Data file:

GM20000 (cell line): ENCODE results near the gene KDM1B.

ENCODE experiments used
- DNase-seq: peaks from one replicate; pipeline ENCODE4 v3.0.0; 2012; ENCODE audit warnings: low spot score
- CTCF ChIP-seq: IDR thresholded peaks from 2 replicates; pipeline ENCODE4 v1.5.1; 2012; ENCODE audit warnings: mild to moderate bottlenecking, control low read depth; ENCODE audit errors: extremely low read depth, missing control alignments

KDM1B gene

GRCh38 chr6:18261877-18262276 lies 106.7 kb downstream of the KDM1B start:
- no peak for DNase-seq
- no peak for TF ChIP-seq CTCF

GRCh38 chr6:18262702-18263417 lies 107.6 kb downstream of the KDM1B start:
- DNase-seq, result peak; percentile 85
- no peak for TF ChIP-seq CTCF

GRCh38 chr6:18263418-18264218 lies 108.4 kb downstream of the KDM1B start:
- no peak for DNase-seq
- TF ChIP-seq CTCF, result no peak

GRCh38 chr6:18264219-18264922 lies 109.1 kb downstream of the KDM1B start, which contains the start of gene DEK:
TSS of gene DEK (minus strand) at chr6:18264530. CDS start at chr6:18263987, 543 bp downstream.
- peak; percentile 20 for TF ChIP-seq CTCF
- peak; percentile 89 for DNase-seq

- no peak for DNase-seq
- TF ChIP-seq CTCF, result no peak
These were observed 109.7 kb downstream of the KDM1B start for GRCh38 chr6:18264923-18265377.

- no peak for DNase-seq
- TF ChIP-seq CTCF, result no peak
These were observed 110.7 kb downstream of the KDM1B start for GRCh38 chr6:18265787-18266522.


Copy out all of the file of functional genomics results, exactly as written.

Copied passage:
GM20000 (cell line): ENCODE results near the gene KDM1B.

ENCODE experiments used
- DNase-seq: peaks from one replicate; pipeline ENCODE4 v3.0.0; 2012; ENCODE audit warnings: low spot score
- CTCF ChIP-seq: IDR thresholded peaks from 2 replicates; pipeline ENCODE4 v1.5.1; 2012; ENCODE audit warnings: mild to moderate bottlenecking, control low read depth; ENCODE audit errors: extremely low read depth, missing control alignments

KDM1B gene

GRCh38 chr6:18261877-18262276 lies 106.7 kb downstream of the KDM1B start:
- no peak for DNase-seq
- no peak for TF ChIP-seq CTCF

GRCh38 chr6:18262702-18263417 lies 107.6 kb downstream of the KDM1B start:
- DNase-seq, result peak; percentile 85
- no peak for TF ChIP-seq CTCF

GRCh38 chr6:18263418-18264218 lies 108.4 kb downstream of the KDM1B start:
- no peak for DNase-seq
- TF ChIP-seq CTCF, result no peak

GRCh38 chr6:18264219-18264922 lies 109.1 kb downstream of the KDM1B start, which contains the start of gene DEK:
TSS of gene DEK (minus strand) at chr6:18264530. CDS start at chr6:18263987, 543 bp downstream.
- peak; percentile 20 for TF ChIP-seq CTCF
- peak; percentile 89 for DNase-seq

- no peak for DNase-seq
- TF ChIP-seq CTCF, result no peak
These were observed 109.7 kb downstream of the KDM1B start for GRCh38 chr6:18264923-18265377.

- no peak for DNase-seq
- TF ChIP-seq CTCF, result no peak
These were observed 110.7 kb downstream of the KDM1B start for GRCh38 chr6:18265787-18266522.